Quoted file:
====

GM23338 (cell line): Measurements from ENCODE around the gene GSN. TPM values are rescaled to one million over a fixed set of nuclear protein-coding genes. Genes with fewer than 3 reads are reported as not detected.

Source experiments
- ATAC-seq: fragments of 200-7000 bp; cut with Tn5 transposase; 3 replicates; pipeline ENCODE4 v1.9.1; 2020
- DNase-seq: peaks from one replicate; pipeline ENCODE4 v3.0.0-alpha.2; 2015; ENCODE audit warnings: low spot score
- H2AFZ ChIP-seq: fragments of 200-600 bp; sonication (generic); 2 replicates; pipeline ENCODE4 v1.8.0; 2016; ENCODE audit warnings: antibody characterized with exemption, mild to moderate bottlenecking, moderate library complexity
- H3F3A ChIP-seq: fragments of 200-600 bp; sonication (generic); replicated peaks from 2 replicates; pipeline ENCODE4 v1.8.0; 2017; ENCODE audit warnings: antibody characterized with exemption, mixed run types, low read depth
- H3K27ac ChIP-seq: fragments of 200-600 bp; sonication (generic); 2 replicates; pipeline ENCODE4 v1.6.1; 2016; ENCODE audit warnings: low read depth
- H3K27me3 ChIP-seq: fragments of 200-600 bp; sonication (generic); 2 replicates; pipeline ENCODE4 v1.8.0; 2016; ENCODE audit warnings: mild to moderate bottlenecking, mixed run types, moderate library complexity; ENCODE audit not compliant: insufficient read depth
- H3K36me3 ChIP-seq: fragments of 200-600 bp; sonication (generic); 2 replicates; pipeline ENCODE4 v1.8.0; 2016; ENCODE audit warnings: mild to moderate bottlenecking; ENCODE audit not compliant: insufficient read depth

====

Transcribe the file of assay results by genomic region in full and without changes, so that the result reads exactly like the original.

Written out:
GM23338 (cell line): Measurements from ENCODE around the gene GSN. TPM values are rescaled to one million over a fixed set of nuclear protein-coding genes. Genes with fewer than 3 reads are reported as not detected.

Source experiments
- ATAC-seq: fragments of 200-7000 bp; cut with Tn5 transposase; 3 replicates; pipeline ENCODE4 v1.9.1; 2020
- DNase-seq: peaks from one replicate; pipeline ENCODE4 v3.0.0-alpha.2; 2015; ENCODE audit warnings: low spot score
- H2AFZ ChIP-seq: fragments of 200-600 bp; sonication (generic); 2 replicates; pipeline ENCODE4 v1.8.0; 2016; ENCODE audit warnings: antibody characterized with exemption, mild to moderate bottlenecking, moderate library complexity
- H3F3A ChIP-seq: fragments of 200-600 bp; sonication (generic); replicated peaks from 2 replicates; pipeline ENCODE4 v1.8.0; 2017; ENCODE audit warnings: antibody characterized with exemption, mixed run types, low read depth
- H3K27ac ChIP-seq: fragments of 200-600 bp; sonication (generic); 2 replicates; pipeline ENCODE4 v1.6.1; 2016; ENCODE audit warnings: low read depth
- H3K27me3 ChIP-seq: fragments of 200-600 bp; sonication (generic); 2 replicates; pipeline ENCODE4 v1.8.0; 2016; ENCODE audit warnings: mild to moderate bottlenecking, mixed run types, moderate library complexity; ENCODE audit not compliant: insufficient read depth
- H3K36me3 ChIP-seq: fragments of 200-600 bp; sonication (generic); 2 replicates; pipeline ENCODE4 v1.8.0; 2016; ENCODE audit warnings: mild to moderate bottlenecking; ENCODE audit not compliant: insufficient read depth